Serving the campus of the University of Alabama since 1894

The Crimson White

Serving the campus of the University of Alabama since 1894

The Crimson White

Serving the campus of the University of Alabama since 1894

The Crimson White

Judge rules Horwitz case can proceed with presented evidence

Kelly Horwitz will be allowed to continue with her case contesting 397 votes in the Aug. 27 District 4 Board of Education election. At least 392 of the votes being contested are student votes.

Judge James Roberts ruled on Friday that Horwitz and her attorney James Anderson may proceed with the evidence offered Oct. 15. At the hearing, Horwitz and Anderson presented the names of 397 students and evidence they believed disqualified said votes.

The list detailed reasons indicating the votes were “tainted by misconduct, fraud or corruption or offers to bribe, bribery, intimidation or other misconduct,” or indicating the voters were ineligible to vote or did not to meet the residency requirement.

Anderson said now, in proceeding with the case, a voter will be called in as a witness, it will be established that the voter was ineligible to vote in the election and that the voter will testify. By law, he said, as long as the individual tells the truth, he or she cannot incriminate themselves.

“It’s in the Alabama Code, that as long as they tell the truth while they’re on the stand, it doesn’t matter if they say, ‘Look, the only reason I registered is for the free drink,’ that’s okay. They’re fine. The law is in there to protect people, so they can testify and not worry about it,” Anderson said.

The Aug. 27 election was littered with allegations of voter fraud, including free drinks for votes and dishonest voter registration. Cason Kirby, a UA graduate and former SGA president, won the election, beating Horwitz 416 to 329.

In a memorandum filed by Horwitz Oct. 14, the allegations are detailed even further, largely focusing on the involvement of the UA greek community in the elections. Horwitz and Anderson allege Kirby was elected into the District 4 BOE chair by efforts of the Machine.

The memorandum goes on to examine emails and Facebook messages sent from members of Zeta Tau Alpha, Delta Gamma, Alpha Omicron Pi, Chi Omega, Kappa Delta and a fraternity listserv. The emails from Zeta Tau Alpha, Delta Gamma, Alpha Omicron Pi and Chi Omega all urge members to vote for Kirby.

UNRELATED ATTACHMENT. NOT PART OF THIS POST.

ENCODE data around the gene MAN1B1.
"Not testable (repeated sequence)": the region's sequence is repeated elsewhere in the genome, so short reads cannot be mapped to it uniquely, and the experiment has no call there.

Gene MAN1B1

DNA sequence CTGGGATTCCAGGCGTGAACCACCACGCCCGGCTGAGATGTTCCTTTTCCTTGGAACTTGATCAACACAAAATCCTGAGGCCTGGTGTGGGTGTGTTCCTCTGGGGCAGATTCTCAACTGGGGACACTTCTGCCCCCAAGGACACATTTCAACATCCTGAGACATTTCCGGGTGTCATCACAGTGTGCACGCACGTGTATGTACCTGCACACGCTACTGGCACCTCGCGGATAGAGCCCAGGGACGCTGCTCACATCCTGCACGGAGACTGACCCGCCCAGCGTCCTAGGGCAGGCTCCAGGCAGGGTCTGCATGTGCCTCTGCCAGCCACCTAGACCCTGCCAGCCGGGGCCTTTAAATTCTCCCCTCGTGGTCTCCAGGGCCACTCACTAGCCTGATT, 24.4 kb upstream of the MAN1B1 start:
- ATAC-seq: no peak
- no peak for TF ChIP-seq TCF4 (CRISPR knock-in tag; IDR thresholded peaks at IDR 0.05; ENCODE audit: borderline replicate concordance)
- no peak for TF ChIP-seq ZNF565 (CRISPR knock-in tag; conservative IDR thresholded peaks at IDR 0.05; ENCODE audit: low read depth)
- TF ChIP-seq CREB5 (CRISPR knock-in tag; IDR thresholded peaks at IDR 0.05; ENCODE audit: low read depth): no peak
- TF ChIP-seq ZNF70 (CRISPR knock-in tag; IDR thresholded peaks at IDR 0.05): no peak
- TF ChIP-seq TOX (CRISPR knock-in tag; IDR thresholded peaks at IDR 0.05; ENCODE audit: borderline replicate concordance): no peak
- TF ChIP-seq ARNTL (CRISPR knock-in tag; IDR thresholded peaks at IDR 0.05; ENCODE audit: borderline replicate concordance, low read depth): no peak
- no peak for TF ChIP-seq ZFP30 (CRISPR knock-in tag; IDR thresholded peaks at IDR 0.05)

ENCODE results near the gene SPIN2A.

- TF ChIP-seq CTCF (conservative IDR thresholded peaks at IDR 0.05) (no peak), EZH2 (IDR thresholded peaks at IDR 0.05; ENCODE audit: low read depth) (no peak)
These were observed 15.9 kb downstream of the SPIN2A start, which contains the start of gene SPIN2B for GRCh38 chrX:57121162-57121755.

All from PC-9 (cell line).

In an emailed statement, Kirby’s attorney, Andy Campbell, denied all connections of Kirby to the voter fraud and said Horwitz’s argument was built on insinuations and sought to isolate a certain group of the student body.

“The contestant in her filing has used misstatements, innuendo and a handful of emails from students to argue that there was widespread bribery and illegal voting in this election,” the statement read. “This is not only untrue and unsupported by the evidence, it is totally at odds with Alabama Law. Rather than showing what specific voters were illegal as required by law, the contestant has labeled virtually every student who voted – more than 400 – as ‘tainted by fraud’ without any further evidence.”

After Roberts approved Horwitz to move forward with her case Friday, she released a statement denying Kirby’s accusation of her disenfranchisement of student voters.

“Let me be clear that this challenge has never been an effort to ‘disenfranchise’ student voters,” the statement read. “Nor, as a sorority alumna myself, do I disapprove of fraternities and sororities. …What is especially unfortunate in this case is that many students were misused: given bad advice or no advice about residency requirements and pressured by offers of private gain in exchange for their votes. I hope that those who ought to know better will treat them with more respect in the future, and that Tuscaloosa can look forward to a fully free and fair electoral process.”


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